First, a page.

In the immediate years after my parents passed, I felt so lost. Completely untethered, just free floating going through the motions of life, hoping I’d get my grounding again. With the death of my dream of motherhood, I’m back to feeling lost. What do I wish for when the one thing I’ve wanted since I was a child is taken off the table? Where do I go from here? I understand that I need to reevaluate my life goals, make new plans, process this loss. But for now, I’m just free floating, waiting to feel the solidity of the ground. And most of all, wishing I could talk to my mom about it.    

You can see more of Ashley and her journey at @ashleykseeley or keep up with her doula work at ashleyseeleydoula.com.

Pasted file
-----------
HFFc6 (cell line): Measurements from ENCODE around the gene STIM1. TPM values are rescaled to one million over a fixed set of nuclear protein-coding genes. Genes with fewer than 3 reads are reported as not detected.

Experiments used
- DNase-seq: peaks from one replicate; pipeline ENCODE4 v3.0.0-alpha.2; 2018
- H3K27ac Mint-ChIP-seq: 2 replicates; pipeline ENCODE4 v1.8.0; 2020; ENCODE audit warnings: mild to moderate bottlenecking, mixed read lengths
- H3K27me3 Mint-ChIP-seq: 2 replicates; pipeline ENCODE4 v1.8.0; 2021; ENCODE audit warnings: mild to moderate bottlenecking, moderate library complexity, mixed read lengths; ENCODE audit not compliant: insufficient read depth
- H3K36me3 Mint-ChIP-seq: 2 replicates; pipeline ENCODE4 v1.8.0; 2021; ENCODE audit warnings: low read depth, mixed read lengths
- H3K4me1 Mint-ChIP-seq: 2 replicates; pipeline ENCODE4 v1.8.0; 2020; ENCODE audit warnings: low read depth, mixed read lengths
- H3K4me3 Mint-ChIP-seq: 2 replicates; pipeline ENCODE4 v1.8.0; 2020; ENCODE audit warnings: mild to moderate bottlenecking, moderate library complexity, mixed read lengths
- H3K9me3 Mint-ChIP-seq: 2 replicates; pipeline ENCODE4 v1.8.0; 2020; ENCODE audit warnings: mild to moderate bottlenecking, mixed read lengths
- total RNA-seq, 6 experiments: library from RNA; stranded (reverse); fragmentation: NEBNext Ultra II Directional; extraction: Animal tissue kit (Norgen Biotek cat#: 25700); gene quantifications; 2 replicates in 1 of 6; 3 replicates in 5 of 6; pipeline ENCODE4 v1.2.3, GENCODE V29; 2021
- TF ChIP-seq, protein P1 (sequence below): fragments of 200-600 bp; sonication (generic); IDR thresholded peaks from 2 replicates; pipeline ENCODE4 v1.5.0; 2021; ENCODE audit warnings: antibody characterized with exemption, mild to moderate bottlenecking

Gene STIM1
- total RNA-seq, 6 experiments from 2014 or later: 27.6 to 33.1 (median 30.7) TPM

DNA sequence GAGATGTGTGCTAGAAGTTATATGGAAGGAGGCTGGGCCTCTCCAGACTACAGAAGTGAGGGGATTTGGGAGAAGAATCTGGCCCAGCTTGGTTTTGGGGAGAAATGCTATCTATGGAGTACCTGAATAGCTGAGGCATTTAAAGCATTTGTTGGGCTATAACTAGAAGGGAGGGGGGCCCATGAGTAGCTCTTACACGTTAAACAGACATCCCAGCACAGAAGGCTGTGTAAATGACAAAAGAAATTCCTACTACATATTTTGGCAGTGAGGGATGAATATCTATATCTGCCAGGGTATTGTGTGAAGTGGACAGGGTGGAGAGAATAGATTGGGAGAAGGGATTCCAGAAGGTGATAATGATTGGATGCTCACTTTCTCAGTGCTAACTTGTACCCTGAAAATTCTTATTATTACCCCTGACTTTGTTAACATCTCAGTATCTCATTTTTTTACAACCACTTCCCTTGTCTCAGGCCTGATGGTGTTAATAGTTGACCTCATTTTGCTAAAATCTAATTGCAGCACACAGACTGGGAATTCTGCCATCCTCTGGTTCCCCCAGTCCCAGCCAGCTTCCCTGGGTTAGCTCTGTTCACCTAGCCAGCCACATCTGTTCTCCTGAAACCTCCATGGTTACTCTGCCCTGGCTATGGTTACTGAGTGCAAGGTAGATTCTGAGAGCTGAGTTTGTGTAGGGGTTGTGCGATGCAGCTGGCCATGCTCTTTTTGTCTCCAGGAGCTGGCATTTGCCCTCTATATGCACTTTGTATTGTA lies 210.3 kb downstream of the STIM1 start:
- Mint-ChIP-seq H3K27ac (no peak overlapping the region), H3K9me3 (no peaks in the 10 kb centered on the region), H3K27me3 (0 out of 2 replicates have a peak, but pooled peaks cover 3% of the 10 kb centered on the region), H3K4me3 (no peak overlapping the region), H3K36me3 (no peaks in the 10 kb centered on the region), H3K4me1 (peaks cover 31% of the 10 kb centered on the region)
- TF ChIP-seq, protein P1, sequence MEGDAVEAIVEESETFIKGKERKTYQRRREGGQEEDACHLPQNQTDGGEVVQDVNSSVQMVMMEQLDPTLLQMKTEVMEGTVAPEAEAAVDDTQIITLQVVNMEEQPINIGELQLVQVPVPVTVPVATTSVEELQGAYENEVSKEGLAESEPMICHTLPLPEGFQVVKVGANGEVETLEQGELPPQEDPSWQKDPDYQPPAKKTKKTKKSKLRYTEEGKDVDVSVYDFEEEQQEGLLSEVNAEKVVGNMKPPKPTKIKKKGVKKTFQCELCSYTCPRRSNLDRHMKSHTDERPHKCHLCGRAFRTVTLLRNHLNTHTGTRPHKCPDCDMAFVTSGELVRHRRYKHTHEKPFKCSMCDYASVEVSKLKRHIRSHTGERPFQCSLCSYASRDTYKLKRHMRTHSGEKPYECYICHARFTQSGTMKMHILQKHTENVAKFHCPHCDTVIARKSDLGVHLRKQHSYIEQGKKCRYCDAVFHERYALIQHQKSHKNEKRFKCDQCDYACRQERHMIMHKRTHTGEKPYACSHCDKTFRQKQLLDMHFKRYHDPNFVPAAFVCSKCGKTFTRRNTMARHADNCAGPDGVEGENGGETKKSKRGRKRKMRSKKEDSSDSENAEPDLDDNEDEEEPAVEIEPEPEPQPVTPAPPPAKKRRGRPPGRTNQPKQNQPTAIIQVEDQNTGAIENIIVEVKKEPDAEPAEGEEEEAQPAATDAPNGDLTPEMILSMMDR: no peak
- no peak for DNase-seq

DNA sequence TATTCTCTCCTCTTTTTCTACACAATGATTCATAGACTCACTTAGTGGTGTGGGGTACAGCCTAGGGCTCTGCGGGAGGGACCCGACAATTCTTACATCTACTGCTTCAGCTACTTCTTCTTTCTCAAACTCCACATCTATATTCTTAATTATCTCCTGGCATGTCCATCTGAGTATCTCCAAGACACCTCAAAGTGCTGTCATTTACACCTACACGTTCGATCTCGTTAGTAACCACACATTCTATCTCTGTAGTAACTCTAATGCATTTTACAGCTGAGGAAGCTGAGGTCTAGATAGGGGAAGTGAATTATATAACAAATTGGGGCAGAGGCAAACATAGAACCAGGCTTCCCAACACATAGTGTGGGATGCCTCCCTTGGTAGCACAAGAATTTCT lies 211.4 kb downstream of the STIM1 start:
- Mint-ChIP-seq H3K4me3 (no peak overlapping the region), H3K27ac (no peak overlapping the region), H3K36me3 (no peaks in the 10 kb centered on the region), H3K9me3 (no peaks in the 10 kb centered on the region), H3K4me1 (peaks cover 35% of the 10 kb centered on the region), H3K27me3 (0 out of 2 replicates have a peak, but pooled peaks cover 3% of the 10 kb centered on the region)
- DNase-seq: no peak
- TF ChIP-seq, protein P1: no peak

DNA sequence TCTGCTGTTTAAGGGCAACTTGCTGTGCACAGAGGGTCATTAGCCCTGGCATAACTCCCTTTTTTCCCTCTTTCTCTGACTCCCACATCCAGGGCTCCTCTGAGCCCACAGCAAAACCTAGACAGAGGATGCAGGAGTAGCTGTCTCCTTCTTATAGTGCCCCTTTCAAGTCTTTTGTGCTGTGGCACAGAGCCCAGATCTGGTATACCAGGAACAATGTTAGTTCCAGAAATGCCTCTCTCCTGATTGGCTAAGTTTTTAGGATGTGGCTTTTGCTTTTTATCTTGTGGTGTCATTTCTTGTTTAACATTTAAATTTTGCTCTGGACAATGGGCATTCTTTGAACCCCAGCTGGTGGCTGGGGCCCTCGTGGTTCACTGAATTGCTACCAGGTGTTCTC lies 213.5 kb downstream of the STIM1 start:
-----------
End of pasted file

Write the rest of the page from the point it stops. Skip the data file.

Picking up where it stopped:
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Write a Comment

  1. Clair says...

    This was just the most beautifully written piece and it brought me to tears. Even though I have kids, I have seen this story play out with friends and acquaintances and it never fails to move me. Thank you for sharing.

  2. Sara says...

    Thank you Ashley. I don’t think it’s too late. Your heart is telling you to do it. F@#$ finances. You need to be a mom.

  3. Rebecca says...

    I hope Ashley has the courage to follow through on her desire to have children. And to know that she is not alone. I lost my mother when I was a teen and can relate to feeling alone. Now that I’m in my 40s and have gone through therapy, I see that my years of feeling alone didn’t have to be. I had family and friends around that loved me, but I held them at arm’s length. No one can replace your mom, but others can love and support you.